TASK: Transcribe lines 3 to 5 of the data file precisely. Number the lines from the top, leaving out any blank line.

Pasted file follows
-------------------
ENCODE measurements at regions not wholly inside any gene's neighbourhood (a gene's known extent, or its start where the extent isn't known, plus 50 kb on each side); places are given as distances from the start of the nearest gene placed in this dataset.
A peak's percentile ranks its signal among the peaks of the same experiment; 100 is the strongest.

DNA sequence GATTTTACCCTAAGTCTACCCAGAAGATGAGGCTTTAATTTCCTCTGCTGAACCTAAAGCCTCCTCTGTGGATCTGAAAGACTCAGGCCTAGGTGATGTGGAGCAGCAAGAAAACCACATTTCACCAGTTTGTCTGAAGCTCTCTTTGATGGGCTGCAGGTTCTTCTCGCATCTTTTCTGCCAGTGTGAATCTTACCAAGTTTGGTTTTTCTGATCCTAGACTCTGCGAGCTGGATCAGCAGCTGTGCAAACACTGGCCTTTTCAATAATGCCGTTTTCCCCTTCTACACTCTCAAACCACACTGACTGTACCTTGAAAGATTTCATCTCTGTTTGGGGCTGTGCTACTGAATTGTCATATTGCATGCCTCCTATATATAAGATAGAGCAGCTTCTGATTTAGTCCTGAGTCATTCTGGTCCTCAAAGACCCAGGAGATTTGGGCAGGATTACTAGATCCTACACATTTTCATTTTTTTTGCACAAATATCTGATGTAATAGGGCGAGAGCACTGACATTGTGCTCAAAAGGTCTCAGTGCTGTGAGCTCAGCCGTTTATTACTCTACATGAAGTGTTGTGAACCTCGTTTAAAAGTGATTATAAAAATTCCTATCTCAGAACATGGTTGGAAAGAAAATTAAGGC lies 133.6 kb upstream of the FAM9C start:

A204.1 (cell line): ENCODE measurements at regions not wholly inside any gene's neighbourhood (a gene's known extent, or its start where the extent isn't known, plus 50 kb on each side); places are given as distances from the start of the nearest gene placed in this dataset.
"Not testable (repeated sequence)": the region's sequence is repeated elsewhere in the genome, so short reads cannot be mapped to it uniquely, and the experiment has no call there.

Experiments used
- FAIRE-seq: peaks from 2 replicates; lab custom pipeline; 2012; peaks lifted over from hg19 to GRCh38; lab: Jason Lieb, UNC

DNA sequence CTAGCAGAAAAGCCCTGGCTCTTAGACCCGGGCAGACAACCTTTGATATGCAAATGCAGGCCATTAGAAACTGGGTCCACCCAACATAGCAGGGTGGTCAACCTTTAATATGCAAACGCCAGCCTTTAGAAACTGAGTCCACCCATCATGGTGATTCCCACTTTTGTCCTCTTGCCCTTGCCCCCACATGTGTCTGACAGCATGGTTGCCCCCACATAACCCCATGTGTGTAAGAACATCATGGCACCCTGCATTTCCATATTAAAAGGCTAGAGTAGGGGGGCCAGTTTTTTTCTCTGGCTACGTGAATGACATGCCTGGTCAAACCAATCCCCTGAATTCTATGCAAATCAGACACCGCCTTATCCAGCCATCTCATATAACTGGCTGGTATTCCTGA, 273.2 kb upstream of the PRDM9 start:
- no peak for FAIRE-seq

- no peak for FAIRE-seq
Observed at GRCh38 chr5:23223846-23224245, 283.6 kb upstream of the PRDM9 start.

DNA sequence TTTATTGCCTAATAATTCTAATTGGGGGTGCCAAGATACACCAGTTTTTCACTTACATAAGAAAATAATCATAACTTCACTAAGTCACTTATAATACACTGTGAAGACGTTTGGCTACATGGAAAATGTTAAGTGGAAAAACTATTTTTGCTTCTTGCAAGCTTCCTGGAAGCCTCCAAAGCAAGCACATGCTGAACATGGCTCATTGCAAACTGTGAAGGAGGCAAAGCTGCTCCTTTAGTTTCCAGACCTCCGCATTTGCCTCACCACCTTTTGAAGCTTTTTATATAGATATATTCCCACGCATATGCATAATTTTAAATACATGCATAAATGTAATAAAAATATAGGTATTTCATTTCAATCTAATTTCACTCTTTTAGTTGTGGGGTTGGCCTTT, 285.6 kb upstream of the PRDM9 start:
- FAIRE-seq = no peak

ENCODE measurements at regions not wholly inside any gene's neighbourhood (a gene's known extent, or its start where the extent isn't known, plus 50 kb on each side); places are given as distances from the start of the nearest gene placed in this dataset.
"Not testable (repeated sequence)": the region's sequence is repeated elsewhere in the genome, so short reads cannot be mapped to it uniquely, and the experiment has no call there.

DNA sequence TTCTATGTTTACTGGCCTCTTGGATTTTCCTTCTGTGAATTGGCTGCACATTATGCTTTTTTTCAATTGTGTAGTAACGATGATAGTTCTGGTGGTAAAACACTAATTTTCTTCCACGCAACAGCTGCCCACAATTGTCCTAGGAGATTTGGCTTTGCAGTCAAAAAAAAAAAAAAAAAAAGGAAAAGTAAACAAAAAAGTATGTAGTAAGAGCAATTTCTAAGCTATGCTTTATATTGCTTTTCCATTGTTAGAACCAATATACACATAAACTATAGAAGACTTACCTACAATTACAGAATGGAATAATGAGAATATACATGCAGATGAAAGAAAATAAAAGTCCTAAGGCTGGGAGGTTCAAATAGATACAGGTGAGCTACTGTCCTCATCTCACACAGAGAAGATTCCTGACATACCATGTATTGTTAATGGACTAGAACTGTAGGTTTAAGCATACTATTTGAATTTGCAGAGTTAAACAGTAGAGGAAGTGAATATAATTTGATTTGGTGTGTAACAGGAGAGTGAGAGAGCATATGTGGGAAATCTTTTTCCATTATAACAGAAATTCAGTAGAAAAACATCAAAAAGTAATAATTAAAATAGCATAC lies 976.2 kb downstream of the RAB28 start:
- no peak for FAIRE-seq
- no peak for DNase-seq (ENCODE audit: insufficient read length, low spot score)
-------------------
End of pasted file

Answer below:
DNA sequence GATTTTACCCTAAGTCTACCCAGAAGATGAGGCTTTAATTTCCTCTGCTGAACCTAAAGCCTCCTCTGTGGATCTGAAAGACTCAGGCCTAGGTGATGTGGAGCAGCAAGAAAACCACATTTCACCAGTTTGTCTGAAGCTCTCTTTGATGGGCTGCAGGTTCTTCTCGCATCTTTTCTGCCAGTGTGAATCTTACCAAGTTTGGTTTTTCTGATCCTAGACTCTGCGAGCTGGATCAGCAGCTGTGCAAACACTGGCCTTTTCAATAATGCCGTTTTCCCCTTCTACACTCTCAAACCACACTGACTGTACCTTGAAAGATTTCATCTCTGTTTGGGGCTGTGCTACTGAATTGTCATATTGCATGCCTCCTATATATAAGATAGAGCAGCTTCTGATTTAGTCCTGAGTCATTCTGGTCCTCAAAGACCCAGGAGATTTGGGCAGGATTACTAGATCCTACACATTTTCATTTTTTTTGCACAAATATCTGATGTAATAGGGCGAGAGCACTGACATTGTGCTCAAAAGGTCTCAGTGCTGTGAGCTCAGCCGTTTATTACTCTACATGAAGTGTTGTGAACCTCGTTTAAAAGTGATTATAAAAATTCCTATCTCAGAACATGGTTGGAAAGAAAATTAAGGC lies 133.6 kb upstream of the FAM9C start:

A204.1 (cell line): ENCODE measurements at regions not wholly inside any gene's neighbourhood (a gene's known extent, or its start where the extent isn't known, plus 50 kb on each side); places are given as distances from the start of the nearest gene placed in this dataset.
"Not testable (repeated sequence)": the region's sequence is repeated elsewhere in the genome, so short reads cannot be mapped to it uniquely, and the experiment has no call there.